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Amount of time taken for “paper-based” divorce jumps to over 15 months

A paper-based divorce application took 66.5 weeks on average to complete* in the first quarter of 2020, up from an average of 59.6 weeks in 2019 says Boodle Hatfield, the leading private wealth law firm. 

The law firm says the speed of divorce cases outside of the new online application system are expected to slow even further as the “lockdown” began to bite harder in the second quarter of the year, hampering the activity of the Family Courts.

The average time taken for a divorce via digital application, at just 20.9 weeks, is now just a third of the time taken for a traditional paper application. Recent Government statistics show that around 40% of divorces were made through the digital system.

Boodle Hatfield says that it is disappointing that the shift of workload to the digital system has not yet freed up more resources to shorten the time taken to complete “paper” based divorces. 

Online filing systems should mean both judges and lawyers have more time to focus on contested or otherwise more complex work in this sensitive area of law. 

Emily Brand, Partner at Boodle Hatfield, says: “The online divorce process seems to be working well and this is being used as a trigger to close some regional centres in Stoke, Bradford and Nottingham.” 

“It’s a shame that more of the money saved from closing these regional centres is not being reinvested in the court system in general and in particular in training more specialised judges or providing more support for those already struggling under their heavy workload.”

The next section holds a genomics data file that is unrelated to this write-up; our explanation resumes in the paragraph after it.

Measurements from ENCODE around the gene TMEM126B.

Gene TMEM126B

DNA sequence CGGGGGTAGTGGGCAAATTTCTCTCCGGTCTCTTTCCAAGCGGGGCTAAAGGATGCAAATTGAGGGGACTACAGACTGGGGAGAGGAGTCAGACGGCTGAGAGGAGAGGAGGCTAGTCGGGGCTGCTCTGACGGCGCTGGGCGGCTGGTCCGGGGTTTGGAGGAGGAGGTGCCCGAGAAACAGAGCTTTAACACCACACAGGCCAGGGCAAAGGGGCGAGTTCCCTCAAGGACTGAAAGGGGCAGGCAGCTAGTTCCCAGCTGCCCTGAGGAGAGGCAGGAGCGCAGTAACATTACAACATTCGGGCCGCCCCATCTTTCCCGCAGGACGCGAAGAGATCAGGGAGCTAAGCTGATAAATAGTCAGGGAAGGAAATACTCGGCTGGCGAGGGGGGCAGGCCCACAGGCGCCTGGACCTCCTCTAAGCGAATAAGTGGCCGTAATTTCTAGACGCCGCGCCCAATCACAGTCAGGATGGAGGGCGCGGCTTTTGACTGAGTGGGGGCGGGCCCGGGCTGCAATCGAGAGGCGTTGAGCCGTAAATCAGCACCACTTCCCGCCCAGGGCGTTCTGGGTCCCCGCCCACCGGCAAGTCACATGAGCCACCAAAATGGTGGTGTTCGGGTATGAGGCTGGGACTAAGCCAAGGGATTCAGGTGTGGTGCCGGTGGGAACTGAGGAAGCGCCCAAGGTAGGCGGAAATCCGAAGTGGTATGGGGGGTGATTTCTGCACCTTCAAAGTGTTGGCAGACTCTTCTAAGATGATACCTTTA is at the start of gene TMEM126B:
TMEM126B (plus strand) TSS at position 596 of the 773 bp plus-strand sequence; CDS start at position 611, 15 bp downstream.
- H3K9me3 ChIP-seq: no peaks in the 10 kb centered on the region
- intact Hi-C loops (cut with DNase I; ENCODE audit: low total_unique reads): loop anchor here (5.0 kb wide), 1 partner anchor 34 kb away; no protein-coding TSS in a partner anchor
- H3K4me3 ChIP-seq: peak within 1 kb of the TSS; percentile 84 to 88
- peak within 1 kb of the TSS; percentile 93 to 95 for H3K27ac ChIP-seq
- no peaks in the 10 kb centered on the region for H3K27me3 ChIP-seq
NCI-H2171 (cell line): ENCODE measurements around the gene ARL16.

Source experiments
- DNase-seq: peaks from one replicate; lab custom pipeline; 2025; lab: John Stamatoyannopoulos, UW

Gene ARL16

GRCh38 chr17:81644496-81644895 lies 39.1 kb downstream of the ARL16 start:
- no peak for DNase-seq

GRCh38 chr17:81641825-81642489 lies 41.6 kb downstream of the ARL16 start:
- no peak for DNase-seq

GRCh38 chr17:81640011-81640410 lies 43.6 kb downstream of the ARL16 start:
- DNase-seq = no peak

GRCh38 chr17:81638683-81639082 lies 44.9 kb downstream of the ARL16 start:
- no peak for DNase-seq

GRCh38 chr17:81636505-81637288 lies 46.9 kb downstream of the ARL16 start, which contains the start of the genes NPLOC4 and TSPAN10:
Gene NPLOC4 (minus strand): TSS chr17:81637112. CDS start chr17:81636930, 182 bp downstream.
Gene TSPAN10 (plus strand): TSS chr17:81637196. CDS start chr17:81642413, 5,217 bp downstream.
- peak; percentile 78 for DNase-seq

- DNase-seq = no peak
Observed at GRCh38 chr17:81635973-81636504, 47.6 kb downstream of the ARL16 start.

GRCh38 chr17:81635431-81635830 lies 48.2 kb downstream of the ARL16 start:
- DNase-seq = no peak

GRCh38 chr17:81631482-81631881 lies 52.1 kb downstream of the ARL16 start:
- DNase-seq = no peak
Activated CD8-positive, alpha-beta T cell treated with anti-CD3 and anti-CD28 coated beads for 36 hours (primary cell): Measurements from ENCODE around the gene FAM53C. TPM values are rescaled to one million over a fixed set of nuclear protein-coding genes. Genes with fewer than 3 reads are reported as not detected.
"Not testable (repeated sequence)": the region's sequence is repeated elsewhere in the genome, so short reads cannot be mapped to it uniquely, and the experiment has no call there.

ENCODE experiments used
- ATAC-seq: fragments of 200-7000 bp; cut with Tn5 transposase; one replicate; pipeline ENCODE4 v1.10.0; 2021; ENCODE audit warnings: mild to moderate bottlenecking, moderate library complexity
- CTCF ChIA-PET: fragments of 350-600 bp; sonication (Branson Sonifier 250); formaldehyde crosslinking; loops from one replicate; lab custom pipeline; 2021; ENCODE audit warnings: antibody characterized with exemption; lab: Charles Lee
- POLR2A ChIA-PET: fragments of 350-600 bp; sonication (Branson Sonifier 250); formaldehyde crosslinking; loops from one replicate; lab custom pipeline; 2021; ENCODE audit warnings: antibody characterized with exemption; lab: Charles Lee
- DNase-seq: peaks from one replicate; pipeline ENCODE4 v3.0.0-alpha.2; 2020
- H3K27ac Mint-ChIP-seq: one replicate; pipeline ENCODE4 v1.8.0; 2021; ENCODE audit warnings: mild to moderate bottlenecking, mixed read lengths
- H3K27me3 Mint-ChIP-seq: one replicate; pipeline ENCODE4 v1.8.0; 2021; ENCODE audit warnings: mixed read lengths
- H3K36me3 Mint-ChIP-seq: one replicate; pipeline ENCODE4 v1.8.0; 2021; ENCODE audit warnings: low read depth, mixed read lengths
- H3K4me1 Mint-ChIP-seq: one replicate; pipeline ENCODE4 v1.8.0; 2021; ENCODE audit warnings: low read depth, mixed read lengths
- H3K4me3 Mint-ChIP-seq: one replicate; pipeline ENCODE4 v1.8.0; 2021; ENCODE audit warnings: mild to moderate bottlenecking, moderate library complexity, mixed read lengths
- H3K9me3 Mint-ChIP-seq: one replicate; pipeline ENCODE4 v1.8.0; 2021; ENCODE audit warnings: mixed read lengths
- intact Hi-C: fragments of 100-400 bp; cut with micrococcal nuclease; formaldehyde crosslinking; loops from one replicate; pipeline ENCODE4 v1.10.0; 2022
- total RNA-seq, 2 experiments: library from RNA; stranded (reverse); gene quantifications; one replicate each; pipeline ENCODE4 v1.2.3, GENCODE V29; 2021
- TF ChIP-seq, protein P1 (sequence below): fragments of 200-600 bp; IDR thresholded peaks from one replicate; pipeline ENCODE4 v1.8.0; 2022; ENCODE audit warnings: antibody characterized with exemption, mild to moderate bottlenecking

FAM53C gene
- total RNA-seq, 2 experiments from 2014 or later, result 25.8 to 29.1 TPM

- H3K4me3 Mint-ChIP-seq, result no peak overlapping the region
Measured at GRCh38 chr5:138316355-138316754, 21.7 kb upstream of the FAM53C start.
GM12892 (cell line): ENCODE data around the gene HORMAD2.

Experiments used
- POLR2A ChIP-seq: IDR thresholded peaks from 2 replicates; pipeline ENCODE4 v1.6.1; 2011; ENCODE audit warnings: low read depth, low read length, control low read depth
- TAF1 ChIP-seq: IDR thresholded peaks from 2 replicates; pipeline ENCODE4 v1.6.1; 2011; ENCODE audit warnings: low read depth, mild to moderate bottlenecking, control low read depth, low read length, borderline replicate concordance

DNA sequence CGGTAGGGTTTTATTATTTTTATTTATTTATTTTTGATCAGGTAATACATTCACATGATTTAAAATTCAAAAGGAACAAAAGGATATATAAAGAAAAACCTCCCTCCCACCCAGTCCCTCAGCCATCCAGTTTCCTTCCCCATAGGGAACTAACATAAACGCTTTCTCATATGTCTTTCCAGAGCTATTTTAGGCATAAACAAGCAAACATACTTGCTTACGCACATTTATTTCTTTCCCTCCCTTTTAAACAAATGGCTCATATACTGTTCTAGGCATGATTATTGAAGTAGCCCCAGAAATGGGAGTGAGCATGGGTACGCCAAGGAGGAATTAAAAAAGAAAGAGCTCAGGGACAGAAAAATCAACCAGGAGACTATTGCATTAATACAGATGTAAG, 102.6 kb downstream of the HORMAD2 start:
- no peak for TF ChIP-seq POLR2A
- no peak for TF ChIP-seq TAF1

“Contested Children Act and money proceedings can be highly acrimonious and stressful and the parties involved suffer most both emotionally and financially when there are delays – which is increasingly being seen due to the volume of work in this area.”

“The legal profession is also very concerned at how the lockdown is further slowing complex cases involving family arrangements, with courts operating at a reduced capacity due to social distancing requirements and staff having to work from home.”

Emily Brand adds that the Government also risks slowing divorces unnecessarily by including a new standard 20-week wait time in the ‘no-fault divorce’ bill, expected to come into force in 2021. 

Under the new law, individuals will be forced to wait a minimum of 20 weeks from filing an initial divorce petition before applying for a Decree Nisi – the first divorce order.

Emily Brand says: “For the average divorce, outside of the digital route, to take more than 15 months is staggering.”

“Given that the no-fault divorce bill is not yet law, it would be great if the Government acted to remove this unnecessary barrier to a swift divorce and made what is a very stressful process easier for everyone.”

* Average time taken from initial divorce application to grant of Decree Absolute. Source: HM Court and Tribunals Service

 This article was first published in eprivateclient and Family Law on 24th August 2020.

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